It is critical that Academy members keep in mind that maintaining value for otolaryngology-head and neck surgery services is an enormous success in light of the rigorous review and cost-saving focus of both the AMA RUC and CMS. Therefore, the Academy is pleased that we were able to maintain, or increase, relative value units for nearly all codes reviewed in the 2012 RUC cycle. The table below includes values approved by CMS for CY 2013. As was mentioned in the November 2012 edition of the Bulletin, members can expect several coding changes for ENT services in CY 2013. Many of these changes are discussed in our summary of the 2013 final Medicare Physician Fee Schedule, which is posted on the Academy website at The Academy also provided comments to CMS on all provisions of the final fee schedule that affect our members, including the valuation information for 2013. Specific fluctuations in reimbursement for these services are demonstrated by the table below this article. The Academy participated either directly, or via comment and/or monitoring, in the development of recommendations to the AMA RUC for all of the following procedures. For several codes, such as the complex wound repair family of codes, the Academy was asked to collaborate with other specialty societies (e.g., American Society of Plastic Surgery and American Academy of Dermatology) to develop relative value and practice expense recommendations. Those recommendations are then reviewed by the AMA RUC and either approved or modified. CMS is then presented with the AMA RUC’s value recommendations and may either approve or modify the values for these services. They then post their final determinations in the final Medicare physician fee schedule final rule each year. In the event members have any questions regarding the above information or modifications to specific codes, please email us at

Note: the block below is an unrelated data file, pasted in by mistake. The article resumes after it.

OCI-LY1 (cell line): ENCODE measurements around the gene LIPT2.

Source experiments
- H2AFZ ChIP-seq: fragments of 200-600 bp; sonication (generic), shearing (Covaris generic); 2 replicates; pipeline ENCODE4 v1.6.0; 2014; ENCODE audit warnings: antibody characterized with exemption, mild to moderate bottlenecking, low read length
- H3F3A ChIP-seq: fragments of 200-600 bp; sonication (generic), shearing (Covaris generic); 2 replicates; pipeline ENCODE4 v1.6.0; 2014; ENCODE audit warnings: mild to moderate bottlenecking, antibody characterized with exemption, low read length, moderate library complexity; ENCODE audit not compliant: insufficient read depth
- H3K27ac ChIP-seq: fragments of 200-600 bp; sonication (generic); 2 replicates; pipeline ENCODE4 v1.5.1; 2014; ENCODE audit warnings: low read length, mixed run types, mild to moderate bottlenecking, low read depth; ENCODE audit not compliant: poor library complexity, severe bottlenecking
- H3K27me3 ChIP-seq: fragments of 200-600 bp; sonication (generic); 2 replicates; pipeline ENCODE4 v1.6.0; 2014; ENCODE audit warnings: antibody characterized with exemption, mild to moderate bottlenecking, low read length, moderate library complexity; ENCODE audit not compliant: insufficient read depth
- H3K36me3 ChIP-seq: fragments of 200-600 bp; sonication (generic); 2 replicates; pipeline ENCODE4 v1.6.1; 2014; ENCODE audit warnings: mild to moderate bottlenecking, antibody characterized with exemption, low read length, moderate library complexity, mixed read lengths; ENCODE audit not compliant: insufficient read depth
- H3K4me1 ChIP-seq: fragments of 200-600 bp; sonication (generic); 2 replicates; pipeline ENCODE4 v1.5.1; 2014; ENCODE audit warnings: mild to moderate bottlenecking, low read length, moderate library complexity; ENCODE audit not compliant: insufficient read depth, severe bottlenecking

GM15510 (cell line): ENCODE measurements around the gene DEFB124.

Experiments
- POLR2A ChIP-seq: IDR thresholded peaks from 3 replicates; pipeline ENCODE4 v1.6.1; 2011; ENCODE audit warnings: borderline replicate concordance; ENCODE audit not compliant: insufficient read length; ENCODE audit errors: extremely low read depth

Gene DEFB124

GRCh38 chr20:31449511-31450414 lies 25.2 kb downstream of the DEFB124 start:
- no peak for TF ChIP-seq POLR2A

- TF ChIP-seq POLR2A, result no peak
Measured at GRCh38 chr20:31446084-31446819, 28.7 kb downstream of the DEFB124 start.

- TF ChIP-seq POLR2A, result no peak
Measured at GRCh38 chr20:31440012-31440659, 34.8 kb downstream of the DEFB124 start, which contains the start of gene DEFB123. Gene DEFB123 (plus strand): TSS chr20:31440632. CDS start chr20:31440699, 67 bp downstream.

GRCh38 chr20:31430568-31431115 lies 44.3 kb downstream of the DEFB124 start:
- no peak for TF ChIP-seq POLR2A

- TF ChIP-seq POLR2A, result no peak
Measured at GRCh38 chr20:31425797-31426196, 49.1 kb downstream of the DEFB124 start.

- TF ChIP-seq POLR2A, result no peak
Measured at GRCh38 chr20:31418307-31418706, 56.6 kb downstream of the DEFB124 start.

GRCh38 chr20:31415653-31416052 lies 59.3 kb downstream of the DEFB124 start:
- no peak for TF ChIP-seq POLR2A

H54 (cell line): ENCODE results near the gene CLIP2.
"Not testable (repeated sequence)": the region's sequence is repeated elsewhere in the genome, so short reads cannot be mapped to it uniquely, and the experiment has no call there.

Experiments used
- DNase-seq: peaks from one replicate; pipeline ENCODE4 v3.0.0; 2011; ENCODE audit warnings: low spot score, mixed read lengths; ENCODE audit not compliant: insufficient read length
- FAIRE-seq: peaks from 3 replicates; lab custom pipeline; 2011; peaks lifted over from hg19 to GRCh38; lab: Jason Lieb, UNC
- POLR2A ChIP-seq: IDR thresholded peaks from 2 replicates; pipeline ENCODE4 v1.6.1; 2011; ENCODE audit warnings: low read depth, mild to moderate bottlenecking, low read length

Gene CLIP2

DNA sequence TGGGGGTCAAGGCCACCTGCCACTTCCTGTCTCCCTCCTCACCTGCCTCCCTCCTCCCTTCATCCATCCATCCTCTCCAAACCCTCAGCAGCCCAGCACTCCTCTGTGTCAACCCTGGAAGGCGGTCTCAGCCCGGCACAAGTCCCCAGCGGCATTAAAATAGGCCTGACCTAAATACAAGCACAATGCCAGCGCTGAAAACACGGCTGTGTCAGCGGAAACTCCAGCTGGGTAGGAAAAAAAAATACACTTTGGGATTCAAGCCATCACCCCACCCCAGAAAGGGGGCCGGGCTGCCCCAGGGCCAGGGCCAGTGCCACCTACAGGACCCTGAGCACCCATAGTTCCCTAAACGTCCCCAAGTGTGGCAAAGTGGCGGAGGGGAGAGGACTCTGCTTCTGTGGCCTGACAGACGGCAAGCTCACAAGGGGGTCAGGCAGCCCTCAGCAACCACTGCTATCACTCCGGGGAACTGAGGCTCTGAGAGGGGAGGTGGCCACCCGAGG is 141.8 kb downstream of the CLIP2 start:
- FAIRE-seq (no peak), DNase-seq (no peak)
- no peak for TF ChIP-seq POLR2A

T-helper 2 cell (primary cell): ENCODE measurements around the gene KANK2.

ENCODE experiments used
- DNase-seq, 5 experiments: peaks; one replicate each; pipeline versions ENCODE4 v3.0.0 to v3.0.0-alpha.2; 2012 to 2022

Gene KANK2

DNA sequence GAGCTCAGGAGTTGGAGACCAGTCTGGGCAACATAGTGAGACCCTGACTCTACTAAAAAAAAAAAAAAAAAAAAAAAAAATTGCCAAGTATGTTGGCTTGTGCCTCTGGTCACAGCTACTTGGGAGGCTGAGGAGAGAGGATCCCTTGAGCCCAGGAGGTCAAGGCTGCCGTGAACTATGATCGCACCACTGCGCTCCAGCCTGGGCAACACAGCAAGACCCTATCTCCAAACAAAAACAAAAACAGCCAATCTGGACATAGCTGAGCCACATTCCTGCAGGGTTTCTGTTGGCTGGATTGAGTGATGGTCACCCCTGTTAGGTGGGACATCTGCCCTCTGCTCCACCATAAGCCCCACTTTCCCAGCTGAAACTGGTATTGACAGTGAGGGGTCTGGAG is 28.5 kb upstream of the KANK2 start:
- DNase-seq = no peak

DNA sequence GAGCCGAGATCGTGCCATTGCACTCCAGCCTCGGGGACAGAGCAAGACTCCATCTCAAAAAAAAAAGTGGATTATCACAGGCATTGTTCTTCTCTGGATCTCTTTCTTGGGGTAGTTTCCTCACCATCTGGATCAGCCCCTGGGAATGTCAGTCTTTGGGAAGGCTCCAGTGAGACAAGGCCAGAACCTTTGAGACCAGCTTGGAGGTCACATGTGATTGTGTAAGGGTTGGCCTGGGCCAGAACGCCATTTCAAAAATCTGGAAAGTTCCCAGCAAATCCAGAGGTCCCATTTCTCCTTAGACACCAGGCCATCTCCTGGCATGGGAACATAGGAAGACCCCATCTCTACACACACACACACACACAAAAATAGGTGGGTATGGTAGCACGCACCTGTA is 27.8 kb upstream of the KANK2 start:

Academy Summary of the Final CY 2013 Medicare Physician Fee Schedule (MPFS)